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From "The Craft of Family Therapy" by Salvador Minuchin, etc.:

A self is created in a context populated by significant "others" at different historical periods in the life of a person, but it has a single identity who partakes through life and is influenced--and exerts influence--on other selves. And while we talk about our identity as if it is a unit, in effect we can unwrap the latent identities that have formed through out lives.

This quote is so confusing! Does the identity in "it has a single identity" the same thing as the one mentioned in the next sentence? Does the author think a person has more than one self?

Thanks for response.

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The quote is not really in philosophy, so you might also want to ask in a sociology or psychology SE question. But I wrote my PhD dissertation on selfhood.

I see in this quotation three concepts:

(1) The self as a socially constituted entity. A self is created in a context populated by significant "others" at different historical periods in the life of a person. The idea here is that to be a self (here meaning the sort of entity that has self-consciousness) is to be built on certain constituting relationships to others. In other words to be a self is to receive certain ideas and thought processes from others (i.e., one's society).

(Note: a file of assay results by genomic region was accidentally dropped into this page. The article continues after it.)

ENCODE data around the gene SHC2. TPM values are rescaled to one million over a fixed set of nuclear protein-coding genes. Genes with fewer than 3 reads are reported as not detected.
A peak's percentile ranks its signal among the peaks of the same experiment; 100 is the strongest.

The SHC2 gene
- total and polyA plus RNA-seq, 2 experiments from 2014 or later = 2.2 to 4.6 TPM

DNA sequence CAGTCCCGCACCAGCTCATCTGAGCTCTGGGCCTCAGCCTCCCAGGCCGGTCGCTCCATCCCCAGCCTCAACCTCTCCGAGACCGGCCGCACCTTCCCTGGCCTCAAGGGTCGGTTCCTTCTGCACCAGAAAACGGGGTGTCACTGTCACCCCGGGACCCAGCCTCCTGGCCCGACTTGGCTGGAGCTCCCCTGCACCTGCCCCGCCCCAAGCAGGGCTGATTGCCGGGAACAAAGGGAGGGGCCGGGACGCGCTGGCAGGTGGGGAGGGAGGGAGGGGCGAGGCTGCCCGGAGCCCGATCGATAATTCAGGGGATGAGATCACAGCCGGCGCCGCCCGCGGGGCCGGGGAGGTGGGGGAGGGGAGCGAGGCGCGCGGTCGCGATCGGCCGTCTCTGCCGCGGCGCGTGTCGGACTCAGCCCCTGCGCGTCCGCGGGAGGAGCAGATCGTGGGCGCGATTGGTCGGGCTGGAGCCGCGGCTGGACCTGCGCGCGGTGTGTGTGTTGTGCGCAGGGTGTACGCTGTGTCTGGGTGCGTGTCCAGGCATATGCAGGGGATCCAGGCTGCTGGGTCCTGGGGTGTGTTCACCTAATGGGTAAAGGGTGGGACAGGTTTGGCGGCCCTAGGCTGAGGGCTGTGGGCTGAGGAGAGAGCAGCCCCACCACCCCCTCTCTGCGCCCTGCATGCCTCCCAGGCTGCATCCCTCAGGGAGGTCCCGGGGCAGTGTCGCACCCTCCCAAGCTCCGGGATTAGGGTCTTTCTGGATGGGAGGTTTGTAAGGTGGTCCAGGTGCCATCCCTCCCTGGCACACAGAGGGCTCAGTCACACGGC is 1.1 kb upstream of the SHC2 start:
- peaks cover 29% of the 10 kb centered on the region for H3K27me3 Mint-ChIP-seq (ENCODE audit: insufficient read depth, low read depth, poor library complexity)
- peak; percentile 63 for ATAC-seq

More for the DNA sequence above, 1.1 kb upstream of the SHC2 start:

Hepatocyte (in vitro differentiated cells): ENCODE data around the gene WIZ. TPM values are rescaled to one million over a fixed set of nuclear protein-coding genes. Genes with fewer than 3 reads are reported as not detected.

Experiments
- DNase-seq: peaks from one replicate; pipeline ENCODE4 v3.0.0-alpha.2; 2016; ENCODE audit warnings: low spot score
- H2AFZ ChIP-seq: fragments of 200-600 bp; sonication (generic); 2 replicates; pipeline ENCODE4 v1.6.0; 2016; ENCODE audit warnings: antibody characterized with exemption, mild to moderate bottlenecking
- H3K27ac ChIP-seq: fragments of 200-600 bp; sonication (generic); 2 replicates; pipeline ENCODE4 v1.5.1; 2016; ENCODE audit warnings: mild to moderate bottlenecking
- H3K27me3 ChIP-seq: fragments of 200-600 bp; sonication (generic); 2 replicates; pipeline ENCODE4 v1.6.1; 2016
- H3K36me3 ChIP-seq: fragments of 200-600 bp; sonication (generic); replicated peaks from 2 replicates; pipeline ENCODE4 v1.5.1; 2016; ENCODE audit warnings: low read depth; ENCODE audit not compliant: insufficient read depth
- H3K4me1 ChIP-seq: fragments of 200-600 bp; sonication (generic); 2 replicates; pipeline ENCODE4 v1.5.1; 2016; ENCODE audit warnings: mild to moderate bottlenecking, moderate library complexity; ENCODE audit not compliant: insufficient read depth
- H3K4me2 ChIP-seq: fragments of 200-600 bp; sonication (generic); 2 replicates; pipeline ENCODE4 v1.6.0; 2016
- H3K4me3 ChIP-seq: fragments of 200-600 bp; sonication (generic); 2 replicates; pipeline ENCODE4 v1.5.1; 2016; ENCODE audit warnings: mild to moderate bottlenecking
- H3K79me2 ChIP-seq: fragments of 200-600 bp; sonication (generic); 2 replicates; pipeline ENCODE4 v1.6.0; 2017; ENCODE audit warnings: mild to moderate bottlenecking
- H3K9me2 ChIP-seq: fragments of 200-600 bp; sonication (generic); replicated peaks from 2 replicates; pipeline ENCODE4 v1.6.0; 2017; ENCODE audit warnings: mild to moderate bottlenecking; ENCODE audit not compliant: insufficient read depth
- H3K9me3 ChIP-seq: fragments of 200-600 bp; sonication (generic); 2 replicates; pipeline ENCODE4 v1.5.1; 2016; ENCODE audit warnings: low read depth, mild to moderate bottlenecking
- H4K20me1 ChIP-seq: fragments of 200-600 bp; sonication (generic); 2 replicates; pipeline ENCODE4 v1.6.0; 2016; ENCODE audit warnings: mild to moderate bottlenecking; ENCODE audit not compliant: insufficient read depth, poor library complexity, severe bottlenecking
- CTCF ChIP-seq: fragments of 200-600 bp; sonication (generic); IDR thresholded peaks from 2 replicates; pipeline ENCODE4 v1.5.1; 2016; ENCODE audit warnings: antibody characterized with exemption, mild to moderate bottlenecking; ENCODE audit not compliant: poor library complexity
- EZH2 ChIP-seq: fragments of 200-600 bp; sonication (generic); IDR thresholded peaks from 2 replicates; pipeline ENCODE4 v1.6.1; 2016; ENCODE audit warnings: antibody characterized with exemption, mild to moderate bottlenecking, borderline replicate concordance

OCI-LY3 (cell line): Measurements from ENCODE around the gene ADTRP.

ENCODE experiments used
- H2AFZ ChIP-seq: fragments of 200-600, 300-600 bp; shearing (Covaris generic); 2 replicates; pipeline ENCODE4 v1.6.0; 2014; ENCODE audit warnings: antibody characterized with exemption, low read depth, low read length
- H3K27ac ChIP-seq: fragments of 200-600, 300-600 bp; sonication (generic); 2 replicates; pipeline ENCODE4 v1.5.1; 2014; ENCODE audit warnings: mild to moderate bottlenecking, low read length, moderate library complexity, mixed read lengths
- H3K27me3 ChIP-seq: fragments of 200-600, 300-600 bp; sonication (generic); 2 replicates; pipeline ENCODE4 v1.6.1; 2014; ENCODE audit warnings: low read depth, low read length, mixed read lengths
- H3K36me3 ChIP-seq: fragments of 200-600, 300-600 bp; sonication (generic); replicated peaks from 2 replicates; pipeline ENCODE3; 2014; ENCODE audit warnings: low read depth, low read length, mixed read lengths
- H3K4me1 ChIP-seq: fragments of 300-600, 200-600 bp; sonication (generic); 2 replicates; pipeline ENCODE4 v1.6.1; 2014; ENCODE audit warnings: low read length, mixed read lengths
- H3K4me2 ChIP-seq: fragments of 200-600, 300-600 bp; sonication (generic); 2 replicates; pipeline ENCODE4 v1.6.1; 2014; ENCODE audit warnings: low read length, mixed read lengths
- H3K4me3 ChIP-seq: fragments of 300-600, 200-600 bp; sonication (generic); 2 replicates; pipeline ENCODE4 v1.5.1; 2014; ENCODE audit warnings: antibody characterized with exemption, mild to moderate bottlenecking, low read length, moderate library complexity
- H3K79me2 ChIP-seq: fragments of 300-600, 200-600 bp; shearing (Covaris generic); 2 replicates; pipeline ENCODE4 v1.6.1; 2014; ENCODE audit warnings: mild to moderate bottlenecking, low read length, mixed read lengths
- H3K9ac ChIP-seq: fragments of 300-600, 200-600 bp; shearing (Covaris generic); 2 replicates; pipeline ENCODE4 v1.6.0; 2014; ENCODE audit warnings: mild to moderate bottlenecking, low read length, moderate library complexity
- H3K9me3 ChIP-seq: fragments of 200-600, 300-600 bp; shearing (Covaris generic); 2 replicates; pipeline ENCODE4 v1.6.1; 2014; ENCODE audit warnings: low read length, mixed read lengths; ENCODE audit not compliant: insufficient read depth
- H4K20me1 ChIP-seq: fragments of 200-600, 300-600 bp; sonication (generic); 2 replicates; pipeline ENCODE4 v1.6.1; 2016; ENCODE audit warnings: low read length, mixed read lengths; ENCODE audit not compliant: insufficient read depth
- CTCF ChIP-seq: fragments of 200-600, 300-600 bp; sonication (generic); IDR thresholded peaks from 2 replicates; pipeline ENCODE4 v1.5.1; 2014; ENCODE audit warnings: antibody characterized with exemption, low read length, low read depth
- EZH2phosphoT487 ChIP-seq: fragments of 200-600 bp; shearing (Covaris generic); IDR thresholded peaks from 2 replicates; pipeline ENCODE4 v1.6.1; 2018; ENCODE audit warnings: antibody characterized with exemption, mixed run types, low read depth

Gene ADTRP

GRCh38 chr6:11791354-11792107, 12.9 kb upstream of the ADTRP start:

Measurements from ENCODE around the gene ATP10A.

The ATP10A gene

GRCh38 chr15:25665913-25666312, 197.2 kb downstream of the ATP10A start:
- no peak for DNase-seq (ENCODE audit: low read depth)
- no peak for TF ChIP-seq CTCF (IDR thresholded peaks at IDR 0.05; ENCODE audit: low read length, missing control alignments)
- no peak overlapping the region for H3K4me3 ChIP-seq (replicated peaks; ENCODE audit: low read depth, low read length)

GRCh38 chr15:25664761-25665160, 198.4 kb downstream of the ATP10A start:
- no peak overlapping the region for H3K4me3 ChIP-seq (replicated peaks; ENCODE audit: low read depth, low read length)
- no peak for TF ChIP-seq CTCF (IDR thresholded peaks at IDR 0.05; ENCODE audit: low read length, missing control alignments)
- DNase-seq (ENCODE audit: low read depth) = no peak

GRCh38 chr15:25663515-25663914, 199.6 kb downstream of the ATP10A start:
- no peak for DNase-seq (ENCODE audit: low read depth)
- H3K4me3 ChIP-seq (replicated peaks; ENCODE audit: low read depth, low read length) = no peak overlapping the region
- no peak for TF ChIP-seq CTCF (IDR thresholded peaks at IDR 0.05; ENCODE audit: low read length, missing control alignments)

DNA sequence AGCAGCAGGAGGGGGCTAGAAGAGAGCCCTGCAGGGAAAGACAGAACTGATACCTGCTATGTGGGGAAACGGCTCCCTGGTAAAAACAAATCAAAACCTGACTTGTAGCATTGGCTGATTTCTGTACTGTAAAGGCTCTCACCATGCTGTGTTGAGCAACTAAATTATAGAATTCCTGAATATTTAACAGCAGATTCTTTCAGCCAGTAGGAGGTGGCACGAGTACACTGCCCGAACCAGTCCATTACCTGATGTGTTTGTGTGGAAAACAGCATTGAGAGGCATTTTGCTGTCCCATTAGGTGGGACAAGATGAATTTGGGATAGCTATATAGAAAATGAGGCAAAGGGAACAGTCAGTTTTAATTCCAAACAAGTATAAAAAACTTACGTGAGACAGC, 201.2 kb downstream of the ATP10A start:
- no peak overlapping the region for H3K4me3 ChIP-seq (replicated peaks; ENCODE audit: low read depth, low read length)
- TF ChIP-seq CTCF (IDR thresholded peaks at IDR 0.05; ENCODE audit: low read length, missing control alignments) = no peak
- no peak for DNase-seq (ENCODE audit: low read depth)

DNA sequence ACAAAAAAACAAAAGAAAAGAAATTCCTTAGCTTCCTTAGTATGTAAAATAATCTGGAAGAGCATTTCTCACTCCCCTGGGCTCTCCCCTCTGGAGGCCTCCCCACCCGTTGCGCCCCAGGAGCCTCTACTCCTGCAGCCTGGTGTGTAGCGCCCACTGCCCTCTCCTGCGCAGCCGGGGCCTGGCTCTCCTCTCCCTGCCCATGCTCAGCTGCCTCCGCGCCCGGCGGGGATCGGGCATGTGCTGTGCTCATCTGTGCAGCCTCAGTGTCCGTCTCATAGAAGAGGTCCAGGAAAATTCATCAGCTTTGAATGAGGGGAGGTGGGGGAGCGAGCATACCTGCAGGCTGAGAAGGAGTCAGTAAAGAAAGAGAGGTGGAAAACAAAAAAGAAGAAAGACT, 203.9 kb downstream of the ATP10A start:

(2) The self's identity as the self's unity. it has a single identity who partakes through life and is influenced--and exerts influence. This is to say that the self is a unified node that operates in relation to other nodes in the social matrix.

(3) Identity as a complex notion. And while we talk about our identity as if it is a unit, in effect we can unwrap the latent identities that have formed through out lives. Here, the point is that social identity theory and several contemporary philosophical views of the self point out that the identity of the self varies by social context. In other words, sometimes my configuration is a college professor, some times as a white guy (esp. in Japan), sometimes as a man. And these notions of identity don't always overlap; rather different identities matter in different interactive contexts.

I don't know if that made things any clearer for you but that's what I see happening in that quote. There's a lot to unpack there.

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    Nice answer! How is this not philosophy?! – Einer Sep 5 '14 at 8:39
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    The quote is not in philosophy. (Presumably, it's in family therapy?). Not many philosophers tread these lines of thought -- it's much more common in religion, sociology, and psychology. – virmaior Sep 5 '14 at 8:49

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